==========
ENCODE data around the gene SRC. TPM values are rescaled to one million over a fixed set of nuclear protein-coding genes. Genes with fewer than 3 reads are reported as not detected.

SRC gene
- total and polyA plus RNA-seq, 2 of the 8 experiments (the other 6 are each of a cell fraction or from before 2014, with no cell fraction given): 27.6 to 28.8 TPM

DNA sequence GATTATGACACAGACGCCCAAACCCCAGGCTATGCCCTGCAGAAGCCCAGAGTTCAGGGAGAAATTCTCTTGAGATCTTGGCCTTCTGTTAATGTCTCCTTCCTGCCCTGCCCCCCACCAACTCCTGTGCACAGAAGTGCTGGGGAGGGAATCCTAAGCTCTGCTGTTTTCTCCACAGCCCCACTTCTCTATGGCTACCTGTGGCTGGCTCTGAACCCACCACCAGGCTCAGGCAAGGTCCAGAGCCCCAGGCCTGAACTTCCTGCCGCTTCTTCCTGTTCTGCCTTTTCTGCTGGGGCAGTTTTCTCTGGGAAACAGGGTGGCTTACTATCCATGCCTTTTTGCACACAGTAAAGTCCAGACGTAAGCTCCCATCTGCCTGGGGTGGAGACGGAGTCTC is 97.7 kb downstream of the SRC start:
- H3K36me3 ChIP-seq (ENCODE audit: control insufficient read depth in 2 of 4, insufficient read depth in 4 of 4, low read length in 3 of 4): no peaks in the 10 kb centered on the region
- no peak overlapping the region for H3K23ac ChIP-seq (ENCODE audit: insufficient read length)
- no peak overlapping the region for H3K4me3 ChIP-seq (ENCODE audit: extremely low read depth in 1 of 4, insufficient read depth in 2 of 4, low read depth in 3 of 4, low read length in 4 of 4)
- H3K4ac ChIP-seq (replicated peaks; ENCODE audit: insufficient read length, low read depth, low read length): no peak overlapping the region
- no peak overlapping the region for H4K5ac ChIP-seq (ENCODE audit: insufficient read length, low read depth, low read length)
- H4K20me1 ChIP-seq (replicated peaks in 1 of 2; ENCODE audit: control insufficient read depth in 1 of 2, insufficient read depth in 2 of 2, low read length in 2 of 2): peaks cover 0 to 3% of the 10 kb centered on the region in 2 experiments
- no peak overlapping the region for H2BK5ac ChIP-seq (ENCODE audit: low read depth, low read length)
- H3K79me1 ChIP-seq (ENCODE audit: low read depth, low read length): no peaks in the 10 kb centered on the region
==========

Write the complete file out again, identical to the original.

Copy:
ENCODE data around the gene SRC. TPM values are rescaled to one million over a fixed set of nuclear protein-coding genes. Genes with fewer than 3 reads are reported as not detected.

SRC gene
- total and polyA plus RNA-seq, 2 of the 8 experiments (the other 6 are each of a cell fraction or from before 2014, with no cell fraction given): 27.6 to 28.8 TPM

DNA sequence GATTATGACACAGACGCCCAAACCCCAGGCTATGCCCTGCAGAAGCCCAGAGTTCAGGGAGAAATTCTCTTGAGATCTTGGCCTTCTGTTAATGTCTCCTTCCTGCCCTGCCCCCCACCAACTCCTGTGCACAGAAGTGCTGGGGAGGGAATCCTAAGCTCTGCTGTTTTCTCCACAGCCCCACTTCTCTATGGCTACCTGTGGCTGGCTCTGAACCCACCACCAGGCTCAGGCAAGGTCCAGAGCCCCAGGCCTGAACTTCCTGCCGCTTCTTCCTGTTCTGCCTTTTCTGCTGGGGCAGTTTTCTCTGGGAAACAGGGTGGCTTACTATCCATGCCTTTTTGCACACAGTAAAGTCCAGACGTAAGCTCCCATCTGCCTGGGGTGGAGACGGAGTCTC is 97.7 kb downstream of the SRC start:
- H3K36me3 ChIP-seq (ENCODE audit: control insufficient read depth in 2 of 4, insufficient read depth in 4 of 4, low read length in 3 of 4): no peaks in the 10 kb centered on the region
- no peak overlapping the region for H3K23ac ChIP-seq (ENCODE audit: insufficient read length)
- no peak overlapping the region for H3K4me3 ChIP-seq (ENCODE audit: extremely low read depth in 1 of 4, insufficient read depth in 2 of 4, low read depth in 3 of 4, low read length in 4 of 4)
- H3K4ac ChIP-seq (replicated peaks; ENCODE audit: insufficient read length, low read depth, low read length): no peak overlapping the region
- no peak overlapping the region for H4K5ac ChIP-seq (ENCODE audit: insufficient read length, low read depth, low read length)
- H4K20me1 ChIP-seq (replicated peaks in 1 of 2; ENCODE audit: control insufficient read depth in 1 of 2, insufficient read depth in 2 of 2, low read length in 2 of 2): peaks cover 0 to 3% of the 10 kb centered on the region in 2 experiments
- no peak overlapping the region for H2BK5ac ChIP-seq (ENCODE audit: low read depth, low read length)
- H3K79me1 ChIP-seq (ENCODE audit: low read depth, low read length): no peaks in the 10 kb centered on the region